By Stuart D. Colburn, Shareholder, Downs Stanford
In Appeals Panel Decision 100146, the issue reported out of the Benefit Review Conference is whether or not the compensable injury extended to and included “depressive reaction with anxiety (anxiety and depression), major depressive disorder, anxiety disorder and/or mental disease”. The Hearing Officer found that compensable injury extended to and included “depressive reaction with anxiety” but did not extend to and include anxiety and depression, major depressive disorder, anxiety disorder, and/or any other mental disease apart from depressive reaction with anxiety.
In preparing for spinal surgery, Claimant underwent psychological testing by a professional counselor who believed Claimant was experiencing severe depression and had a significant level of anxiety. The treating doctor believed the Claimant was a poor candidate for surgery because the Claimant had depressive reaction with anxiety and other psychological problems. The Appeals Panel affirmed the Hearing Officer’s decision the Claimant had “depressive reaction with anxiety” but the injury did not extend to and include major depressive disorder and anxiety disorder. However, the Appeals Panel found the psychological counselor’s evaluation supported Claimant had experienced severe depressive and anxiety. The Appeals Panel stated, “We read the issue reported from the Benefit Review Conference as equating, ‘depressive reaction with anxiety (anxiety and depression),’ as one condition, noting that anxiety and depression is in parentheses and is followed by a comma, and the other conditions each of which are separated by commas.” Therefore, the Appeals Panel held the issue as framed equated “depressive” reaction with “anxiety” is the same condition as “anxiety” and “depression”. The Appeals Panel reversed the Hearing Officer and found Claimant’s injury did extend to and include anxiety and depression.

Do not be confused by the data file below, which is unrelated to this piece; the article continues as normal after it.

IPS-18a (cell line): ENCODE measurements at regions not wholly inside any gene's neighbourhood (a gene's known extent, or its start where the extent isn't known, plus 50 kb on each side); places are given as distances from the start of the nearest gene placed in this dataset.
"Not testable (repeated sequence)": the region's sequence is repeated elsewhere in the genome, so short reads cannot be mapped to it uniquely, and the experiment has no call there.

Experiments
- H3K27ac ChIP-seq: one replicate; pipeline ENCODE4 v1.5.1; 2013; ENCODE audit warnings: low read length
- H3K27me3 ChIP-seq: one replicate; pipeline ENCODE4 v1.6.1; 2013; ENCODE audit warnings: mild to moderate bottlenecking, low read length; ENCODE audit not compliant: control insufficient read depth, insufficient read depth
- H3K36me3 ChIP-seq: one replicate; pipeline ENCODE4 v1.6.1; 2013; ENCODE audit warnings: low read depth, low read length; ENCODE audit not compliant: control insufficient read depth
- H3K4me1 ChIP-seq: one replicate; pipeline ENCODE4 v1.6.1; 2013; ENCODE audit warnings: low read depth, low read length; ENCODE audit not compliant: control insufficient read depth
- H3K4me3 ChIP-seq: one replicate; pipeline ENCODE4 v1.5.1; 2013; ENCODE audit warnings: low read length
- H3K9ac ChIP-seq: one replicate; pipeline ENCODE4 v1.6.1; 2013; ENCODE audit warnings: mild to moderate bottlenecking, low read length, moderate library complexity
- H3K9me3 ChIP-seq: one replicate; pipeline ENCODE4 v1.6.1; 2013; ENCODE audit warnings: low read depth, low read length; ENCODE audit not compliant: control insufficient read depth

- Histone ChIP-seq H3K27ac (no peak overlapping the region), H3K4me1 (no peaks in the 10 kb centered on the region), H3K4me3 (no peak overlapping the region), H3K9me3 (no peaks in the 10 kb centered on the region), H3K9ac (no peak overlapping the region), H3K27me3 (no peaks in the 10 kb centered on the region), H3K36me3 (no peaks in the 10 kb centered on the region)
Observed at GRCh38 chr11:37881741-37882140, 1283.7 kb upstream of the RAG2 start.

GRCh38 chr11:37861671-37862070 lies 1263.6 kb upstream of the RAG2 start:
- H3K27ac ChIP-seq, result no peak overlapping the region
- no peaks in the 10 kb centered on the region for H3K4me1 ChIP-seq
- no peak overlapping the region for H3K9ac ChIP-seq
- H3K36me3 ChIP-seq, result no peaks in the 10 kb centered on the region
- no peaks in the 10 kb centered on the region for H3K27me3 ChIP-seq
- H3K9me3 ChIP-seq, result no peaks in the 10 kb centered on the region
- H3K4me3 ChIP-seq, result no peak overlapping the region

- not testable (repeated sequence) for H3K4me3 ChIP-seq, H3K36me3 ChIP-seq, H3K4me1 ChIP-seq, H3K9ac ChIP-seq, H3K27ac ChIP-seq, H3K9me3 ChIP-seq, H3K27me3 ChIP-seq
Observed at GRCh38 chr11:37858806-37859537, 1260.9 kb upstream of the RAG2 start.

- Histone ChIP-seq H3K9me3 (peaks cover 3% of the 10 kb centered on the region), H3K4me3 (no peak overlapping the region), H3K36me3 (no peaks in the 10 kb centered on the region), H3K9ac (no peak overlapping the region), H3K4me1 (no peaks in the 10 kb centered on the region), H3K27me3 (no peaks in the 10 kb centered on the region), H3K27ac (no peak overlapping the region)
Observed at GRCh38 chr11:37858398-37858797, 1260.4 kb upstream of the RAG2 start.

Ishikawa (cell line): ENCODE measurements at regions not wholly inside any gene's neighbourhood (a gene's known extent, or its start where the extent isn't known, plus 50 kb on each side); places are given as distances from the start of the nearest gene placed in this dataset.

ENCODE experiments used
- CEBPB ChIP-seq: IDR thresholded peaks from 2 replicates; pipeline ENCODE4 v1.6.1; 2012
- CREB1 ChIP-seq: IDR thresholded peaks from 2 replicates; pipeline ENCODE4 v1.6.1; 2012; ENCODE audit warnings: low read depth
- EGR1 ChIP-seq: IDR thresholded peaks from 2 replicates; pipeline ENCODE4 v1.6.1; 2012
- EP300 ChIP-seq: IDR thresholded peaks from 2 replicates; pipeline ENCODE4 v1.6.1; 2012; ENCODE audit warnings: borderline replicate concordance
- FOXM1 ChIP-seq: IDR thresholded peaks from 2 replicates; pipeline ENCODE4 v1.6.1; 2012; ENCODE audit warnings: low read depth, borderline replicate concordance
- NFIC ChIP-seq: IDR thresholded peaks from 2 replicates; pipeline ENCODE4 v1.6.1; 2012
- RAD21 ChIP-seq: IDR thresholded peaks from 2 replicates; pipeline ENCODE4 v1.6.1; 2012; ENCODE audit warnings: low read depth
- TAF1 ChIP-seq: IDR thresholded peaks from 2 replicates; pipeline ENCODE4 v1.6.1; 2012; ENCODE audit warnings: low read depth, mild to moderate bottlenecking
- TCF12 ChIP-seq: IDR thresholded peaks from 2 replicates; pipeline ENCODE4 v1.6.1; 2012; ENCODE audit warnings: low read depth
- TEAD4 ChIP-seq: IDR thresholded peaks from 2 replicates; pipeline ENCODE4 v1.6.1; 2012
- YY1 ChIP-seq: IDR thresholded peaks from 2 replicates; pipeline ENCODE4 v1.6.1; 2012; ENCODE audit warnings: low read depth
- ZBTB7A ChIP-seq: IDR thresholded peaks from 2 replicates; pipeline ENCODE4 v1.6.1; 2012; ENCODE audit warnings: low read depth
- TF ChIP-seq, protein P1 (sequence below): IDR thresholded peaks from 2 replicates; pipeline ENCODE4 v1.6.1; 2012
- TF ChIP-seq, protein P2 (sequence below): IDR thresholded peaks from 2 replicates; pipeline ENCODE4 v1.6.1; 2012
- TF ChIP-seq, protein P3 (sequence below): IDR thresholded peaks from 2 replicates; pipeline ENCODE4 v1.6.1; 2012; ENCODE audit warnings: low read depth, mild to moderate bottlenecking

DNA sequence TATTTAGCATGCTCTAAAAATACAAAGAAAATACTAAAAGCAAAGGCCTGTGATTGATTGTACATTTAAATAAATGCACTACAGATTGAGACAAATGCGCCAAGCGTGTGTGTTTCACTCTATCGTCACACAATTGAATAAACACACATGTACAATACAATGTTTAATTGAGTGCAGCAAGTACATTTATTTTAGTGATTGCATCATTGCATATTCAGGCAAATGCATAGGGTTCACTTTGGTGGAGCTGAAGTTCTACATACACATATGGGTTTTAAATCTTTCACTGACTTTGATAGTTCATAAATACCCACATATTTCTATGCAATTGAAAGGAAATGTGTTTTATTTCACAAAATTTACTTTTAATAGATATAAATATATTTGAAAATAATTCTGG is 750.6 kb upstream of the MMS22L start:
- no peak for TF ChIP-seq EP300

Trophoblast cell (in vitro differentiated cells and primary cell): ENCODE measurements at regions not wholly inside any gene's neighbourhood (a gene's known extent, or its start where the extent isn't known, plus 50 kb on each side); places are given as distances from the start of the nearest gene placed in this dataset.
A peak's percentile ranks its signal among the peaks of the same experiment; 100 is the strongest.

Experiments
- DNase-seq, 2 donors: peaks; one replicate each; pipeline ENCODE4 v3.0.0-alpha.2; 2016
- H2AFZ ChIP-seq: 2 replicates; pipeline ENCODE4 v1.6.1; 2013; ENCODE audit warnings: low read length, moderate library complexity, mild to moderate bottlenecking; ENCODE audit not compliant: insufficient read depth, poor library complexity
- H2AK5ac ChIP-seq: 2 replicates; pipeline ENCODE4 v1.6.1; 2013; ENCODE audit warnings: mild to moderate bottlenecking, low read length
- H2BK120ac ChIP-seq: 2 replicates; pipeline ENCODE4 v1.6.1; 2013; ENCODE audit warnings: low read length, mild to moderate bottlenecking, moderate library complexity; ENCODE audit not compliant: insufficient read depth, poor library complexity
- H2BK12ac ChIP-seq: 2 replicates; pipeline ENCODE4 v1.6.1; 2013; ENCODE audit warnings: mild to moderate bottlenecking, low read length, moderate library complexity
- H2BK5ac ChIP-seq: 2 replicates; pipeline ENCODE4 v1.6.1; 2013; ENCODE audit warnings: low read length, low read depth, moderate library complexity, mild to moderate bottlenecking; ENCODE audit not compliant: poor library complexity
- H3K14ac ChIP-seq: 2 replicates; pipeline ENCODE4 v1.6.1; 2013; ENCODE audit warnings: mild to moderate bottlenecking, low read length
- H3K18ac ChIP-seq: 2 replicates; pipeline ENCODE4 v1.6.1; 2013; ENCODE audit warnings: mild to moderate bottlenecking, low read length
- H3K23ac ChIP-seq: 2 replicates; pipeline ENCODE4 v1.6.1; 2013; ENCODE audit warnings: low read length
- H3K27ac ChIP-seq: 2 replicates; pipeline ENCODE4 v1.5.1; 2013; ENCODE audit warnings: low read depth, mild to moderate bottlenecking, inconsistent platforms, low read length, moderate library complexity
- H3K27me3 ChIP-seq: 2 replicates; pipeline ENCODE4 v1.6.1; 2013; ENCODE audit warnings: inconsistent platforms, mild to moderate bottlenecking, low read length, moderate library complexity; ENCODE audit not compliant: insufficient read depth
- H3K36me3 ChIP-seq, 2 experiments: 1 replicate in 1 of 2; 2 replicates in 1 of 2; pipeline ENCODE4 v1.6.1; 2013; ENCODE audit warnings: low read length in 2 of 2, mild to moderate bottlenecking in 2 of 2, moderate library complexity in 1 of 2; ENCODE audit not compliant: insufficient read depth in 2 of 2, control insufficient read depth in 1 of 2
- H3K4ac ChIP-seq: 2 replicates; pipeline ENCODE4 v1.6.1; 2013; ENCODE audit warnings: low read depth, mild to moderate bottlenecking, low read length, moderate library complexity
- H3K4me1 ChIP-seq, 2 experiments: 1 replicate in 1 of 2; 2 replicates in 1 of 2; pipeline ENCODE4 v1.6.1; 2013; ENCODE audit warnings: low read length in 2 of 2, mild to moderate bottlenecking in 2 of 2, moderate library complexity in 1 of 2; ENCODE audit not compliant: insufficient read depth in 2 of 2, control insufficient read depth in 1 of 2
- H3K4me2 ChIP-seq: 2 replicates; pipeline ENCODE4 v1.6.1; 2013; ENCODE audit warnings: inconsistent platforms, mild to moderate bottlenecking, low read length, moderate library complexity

Lexis.com subscribers can access Texas Workers' Compensation Commission Appeal No. 100146.